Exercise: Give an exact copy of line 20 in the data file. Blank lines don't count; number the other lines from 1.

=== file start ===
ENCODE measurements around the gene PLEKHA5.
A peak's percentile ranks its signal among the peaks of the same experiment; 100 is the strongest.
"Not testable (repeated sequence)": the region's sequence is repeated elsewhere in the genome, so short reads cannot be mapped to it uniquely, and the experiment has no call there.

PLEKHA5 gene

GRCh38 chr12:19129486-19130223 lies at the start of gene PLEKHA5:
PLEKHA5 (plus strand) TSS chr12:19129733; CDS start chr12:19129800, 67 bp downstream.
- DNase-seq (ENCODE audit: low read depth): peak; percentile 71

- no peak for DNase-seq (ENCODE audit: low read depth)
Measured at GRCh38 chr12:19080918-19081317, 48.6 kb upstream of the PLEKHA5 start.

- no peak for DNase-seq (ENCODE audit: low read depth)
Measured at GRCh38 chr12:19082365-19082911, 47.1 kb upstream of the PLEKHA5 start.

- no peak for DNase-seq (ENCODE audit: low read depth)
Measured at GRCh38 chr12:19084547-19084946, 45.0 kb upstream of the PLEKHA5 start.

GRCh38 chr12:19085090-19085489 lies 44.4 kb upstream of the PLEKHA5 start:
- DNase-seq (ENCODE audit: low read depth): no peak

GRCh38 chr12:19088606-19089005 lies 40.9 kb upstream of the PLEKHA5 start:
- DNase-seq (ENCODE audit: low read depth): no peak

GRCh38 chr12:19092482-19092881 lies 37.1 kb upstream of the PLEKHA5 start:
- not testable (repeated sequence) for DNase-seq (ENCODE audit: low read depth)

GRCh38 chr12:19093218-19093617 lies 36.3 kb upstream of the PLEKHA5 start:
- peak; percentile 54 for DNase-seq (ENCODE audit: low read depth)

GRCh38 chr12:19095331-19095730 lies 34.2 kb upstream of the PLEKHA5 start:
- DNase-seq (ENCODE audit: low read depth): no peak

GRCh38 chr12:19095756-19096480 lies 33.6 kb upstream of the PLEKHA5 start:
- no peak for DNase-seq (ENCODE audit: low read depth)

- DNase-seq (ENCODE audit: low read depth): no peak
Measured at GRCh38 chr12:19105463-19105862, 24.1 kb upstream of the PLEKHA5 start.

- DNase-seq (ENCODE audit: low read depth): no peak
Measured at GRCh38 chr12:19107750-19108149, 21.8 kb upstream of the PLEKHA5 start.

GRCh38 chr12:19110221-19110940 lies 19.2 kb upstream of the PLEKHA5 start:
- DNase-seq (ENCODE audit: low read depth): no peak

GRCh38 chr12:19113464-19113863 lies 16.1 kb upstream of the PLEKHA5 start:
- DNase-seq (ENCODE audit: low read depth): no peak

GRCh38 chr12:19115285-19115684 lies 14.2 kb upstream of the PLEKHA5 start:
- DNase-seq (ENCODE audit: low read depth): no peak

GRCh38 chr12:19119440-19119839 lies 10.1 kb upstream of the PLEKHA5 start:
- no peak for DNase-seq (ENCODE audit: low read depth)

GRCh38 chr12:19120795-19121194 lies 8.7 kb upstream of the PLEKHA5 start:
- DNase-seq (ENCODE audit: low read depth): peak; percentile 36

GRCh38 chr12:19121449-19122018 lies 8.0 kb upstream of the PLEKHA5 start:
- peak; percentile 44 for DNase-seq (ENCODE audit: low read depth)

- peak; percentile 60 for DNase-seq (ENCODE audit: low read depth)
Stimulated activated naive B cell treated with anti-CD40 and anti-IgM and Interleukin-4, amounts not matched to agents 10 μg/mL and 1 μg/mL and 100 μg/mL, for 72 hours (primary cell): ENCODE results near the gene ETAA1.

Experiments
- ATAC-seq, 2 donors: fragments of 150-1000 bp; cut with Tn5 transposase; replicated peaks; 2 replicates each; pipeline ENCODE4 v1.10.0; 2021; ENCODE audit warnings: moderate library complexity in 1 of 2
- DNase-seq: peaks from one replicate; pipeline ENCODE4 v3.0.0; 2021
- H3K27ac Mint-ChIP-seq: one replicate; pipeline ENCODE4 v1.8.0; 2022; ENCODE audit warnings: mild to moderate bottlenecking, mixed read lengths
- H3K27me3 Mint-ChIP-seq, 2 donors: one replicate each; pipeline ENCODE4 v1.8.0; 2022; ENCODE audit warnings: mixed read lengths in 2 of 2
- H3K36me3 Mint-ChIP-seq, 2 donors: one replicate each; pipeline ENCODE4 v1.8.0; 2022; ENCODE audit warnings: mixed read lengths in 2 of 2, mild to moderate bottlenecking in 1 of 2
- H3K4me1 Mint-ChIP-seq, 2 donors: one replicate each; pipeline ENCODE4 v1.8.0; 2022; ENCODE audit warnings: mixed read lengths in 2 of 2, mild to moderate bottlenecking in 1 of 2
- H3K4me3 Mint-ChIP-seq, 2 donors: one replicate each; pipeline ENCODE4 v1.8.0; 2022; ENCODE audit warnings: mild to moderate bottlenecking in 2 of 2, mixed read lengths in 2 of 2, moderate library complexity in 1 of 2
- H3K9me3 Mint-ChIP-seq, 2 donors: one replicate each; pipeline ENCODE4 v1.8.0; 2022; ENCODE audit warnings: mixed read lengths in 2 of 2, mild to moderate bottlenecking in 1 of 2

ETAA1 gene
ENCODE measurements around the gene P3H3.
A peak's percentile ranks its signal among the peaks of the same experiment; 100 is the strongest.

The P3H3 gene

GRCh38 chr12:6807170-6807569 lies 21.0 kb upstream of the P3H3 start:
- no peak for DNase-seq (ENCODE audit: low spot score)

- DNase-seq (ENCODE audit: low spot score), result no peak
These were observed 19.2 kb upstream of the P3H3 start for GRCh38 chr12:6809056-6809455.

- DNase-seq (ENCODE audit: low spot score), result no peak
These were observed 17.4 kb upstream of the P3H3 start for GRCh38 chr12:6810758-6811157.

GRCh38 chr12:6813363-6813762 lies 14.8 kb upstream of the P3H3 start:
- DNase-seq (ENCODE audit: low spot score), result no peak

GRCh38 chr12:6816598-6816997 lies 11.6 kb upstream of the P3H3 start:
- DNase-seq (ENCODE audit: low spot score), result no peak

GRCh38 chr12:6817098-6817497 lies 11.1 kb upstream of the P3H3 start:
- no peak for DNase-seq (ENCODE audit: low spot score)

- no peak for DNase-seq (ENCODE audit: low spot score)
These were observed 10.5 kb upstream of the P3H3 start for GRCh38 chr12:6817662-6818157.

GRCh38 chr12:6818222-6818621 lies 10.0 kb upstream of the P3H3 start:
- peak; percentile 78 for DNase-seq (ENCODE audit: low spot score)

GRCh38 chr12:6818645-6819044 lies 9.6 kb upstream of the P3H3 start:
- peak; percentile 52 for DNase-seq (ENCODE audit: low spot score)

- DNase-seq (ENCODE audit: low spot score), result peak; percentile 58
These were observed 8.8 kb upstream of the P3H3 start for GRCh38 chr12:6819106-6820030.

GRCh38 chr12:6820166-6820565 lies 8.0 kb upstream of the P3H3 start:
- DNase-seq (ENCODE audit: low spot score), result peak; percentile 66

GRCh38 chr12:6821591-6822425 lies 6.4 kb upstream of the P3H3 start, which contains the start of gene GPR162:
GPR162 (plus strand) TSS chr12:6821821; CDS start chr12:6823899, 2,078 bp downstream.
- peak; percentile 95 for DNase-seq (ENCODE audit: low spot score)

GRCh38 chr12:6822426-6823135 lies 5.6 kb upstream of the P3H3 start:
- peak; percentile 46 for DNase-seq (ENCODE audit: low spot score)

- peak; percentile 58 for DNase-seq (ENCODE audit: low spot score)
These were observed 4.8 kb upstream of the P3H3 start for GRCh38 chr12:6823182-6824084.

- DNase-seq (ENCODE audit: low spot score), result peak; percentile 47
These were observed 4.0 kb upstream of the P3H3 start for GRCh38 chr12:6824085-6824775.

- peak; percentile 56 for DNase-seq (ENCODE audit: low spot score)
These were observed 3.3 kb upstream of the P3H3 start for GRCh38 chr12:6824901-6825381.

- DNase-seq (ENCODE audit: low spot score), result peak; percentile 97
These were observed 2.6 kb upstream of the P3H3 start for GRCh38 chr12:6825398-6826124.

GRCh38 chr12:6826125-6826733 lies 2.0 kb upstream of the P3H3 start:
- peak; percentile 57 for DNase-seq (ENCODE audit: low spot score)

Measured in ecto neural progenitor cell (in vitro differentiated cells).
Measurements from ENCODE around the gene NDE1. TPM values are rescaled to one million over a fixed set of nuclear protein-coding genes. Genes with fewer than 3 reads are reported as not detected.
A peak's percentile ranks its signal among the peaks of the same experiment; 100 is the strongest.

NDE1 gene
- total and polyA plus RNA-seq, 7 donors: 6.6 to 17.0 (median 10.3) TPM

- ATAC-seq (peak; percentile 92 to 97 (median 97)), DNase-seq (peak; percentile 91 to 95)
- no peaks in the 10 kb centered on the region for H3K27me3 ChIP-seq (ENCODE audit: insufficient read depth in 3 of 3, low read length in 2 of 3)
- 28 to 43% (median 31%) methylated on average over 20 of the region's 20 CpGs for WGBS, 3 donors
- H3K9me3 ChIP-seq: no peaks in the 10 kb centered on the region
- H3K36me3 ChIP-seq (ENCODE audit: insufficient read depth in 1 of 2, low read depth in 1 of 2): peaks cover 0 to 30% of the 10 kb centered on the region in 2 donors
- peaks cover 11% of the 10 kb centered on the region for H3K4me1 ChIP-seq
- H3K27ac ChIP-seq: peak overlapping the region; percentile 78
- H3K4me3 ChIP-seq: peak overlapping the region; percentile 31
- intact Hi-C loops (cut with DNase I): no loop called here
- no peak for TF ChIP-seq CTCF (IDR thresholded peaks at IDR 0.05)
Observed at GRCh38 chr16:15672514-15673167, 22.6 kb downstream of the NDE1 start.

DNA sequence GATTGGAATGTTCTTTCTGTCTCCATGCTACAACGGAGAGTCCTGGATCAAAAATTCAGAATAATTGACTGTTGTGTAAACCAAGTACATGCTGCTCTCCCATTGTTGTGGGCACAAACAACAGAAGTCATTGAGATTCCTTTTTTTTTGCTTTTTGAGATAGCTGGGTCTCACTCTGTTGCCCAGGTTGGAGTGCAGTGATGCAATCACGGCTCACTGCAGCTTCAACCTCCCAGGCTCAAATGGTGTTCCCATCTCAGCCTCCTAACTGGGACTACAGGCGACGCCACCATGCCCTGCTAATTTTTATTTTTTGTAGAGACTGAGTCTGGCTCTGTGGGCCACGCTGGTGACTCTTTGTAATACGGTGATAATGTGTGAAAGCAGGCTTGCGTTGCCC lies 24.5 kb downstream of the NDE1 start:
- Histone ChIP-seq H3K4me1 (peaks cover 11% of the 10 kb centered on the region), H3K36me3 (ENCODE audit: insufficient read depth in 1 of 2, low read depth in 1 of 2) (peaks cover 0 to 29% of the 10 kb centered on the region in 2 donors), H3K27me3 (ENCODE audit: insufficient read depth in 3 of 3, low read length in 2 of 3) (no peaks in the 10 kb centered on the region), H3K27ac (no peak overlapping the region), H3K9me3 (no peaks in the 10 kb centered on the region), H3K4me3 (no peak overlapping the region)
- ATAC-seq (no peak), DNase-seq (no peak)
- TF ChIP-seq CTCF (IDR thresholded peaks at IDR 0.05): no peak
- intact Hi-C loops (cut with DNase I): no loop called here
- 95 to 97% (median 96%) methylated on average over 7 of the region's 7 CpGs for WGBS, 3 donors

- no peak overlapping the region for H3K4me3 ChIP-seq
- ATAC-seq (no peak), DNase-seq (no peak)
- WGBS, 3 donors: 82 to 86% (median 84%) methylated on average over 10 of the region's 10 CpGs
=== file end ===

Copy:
GRCh38 chr12:19093218-19093617 lies 36.3 kb upstream of the PLEKHA5 start: